Machu Picchu is without a doubt one of most fascinating places to visit in South America. Named one of the 7 wonders of the new world, the Lost City of The Incas is an incredible site to behold. For most travelers the way they reach Machu Picchu is via a spectacular train ride.
Departing from either Cusco or the Sacred Valley the train journeys alongside the Urubamba River, passing by fields, snow capped Andes Mountains, Inca terraces and lesser known Incan sites. There are bridges, tunnels, and as you draw near to your arrival the scenery changes to the tropical cloud forest.
There are two railway lines which offer service to Machu Picchu Inca Rail and Perurail. Inca Rail offers service between the Urubamaba Valley and Machu Picchu offering either First Class or Executive Class accommodations.
The Hiram Bingham Train, named for the explorer who rediscovered Machu Picchu provides a luxury class travel experience from Cusco to Machu Picchu. Ranked as one of the best journeys in 2008 by the ItalianClass Magazine, the Hiram Bingham Train is operated by a joint venture between Peru Rail and Orient Express. The blue and gold polished Pullman cars are designed to embody the height of 1920’s luxury. Once on board passengers can wander between the bar car where they can enjoy a pisco sour or other drink while listening to local folkloric show or the dining car where they can enjoy world class cuisine while viewing the stunning scenery out the large picture windows.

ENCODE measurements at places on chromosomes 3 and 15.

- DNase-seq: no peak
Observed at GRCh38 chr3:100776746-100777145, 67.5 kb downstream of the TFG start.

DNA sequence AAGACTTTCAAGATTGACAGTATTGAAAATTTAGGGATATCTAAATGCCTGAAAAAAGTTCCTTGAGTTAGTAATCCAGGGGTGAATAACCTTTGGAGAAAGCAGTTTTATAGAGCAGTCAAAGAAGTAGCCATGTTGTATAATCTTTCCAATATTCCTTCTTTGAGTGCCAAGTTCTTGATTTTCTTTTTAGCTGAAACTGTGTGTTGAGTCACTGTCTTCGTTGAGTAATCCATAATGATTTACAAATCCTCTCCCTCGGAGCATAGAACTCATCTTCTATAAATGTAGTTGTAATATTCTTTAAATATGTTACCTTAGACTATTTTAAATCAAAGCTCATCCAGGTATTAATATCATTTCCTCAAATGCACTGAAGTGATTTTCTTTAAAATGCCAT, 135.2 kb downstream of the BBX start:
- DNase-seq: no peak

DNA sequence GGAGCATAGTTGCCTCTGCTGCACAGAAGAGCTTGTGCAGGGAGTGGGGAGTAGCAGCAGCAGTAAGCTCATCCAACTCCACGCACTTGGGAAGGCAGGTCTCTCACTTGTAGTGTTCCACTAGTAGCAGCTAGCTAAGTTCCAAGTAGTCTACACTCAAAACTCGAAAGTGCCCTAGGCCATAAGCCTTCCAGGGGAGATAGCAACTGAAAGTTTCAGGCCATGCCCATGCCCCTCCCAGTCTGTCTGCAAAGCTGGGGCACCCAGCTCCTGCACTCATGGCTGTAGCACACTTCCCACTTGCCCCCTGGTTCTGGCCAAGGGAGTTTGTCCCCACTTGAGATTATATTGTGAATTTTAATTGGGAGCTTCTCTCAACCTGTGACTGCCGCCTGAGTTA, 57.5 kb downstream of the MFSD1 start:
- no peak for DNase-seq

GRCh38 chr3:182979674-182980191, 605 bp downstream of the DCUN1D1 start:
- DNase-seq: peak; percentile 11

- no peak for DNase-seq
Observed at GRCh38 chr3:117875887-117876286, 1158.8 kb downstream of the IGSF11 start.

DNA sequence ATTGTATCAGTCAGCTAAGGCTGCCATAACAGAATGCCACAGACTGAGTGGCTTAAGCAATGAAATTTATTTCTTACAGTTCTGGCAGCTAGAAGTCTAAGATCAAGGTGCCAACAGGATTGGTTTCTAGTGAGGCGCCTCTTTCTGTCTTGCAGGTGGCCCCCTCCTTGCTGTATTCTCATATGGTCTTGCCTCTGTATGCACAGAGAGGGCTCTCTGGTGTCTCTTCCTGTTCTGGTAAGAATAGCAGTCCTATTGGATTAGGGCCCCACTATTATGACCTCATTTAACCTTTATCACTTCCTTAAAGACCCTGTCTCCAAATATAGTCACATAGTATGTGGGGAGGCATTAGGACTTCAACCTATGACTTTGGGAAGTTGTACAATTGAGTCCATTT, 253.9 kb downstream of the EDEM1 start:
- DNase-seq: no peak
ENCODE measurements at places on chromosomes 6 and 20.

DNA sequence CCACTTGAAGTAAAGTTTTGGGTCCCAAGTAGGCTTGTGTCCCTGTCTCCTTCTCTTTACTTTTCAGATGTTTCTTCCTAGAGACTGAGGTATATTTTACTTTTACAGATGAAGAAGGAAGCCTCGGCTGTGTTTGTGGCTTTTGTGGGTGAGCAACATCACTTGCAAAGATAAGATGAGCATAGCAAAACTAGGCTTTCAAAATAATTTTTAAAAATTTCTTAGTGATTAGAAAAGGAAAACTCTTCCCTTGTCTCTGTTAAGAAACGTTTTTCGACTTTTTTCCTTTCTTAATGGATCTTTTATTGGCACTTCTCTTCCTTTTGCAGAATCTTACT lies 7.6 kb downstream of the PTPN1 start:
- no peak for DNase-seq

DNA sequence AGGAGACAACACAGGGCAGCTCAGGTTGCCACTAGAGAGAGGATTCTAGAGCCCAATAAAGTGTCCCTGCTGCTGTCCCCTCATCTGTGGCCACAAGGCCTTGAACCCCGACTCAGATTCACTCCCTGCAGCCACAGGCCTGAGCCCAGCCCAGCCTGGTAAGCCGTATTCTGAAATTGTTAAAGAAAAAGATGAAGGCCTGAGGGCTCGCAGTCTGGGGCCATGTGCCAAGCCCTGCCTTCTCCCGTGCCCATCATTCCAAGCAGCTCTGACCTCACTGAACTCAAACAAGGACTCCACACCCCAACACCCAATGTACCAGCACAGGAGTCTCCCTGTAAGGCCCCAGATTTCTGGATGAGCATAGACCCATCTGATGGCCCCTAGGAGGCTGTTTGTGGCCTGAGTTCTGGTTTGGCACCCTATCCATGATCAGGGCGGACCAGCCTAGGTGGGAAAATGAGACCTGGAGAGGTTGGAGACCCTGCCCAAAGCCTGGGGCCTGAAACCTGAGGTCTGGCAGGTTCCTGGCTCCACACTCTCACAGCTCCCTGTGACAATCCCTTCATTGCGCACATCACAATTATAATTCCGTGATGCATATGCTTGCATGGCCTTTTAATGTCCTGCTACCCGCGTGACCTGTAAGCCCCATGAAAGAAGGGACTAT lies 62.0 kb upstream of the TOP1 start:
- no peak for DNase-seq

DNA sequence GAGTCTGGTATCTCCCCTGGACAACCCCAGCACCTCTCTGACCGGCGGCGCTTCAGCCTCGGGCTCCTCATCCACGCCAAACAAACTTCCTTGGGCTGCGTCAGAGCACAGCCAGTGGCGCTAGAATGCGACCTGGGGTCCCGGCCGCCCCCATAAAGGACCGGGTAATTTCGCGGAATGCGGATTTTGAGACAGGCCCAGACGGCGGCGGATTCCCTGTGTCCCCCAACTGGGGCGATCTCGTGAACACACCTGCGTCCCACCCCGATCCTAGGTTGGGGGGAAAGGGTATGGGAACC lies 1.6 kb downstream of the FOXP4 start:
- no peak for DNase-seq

The morning train service offers brunch while the afternoon service offers wine and cheese. The Hiram Bingham Train is the most elegant way to reach the magnificent citadel of Machu Picchu and is the most popular train ride in South America.
Cusco to Machu Picchu
Uncover more on Machu Picchu
#5 - La Trochita
Old Patagonia Express - Argentina
The most famous narrow gauge railway in the world, La Trochita is best known as the “Old Patagonia Express” the train immortalized in the Paul Theroux novel. A Heritage Railway the train runs on 750 mm 2 ft 5 Â½ inch narrow gauge tracks and is pulled by legendary 1922 stream engines. Passenger cars are made from wood and have big windows to view the scenery as well as each has its own each one with its own wood-burning salamande to keep passengers warm.
The journey travels though the barren Patagonia plains, passing heard of sheep, guanacos, and flocks of Ã±andÃºes (large Rheas similar in appearance to the Ostrich) with mammoth snow covered mountains in the background. Along the way there are frequent water stops to produce the steam necessary to complete the journey. Traveling through remote Patagonia La Trochita is a scenic journey back and is one of the most unique and historic train rides in the world.
Read The Old Patagonia Express
#4 - Andes Express
Puno to Lake Titicaca - Peru
The second highest railway with regular scheduled service in the world - the Andean Explorer links Cusco and Lake Titicaca. This spectacular 10 hour journey through the Andes Mountains is operated by Peru Rail/Orient Express. The Andean Explorer is operated with a fleet of refurbished 1920s Pullman cars. The bar car offers passengers the chance to stretch their legs on board and purchase snacks and drinks while the stunning glass and open air observation car provides both a local for the on board entertainment and a place to see the ride.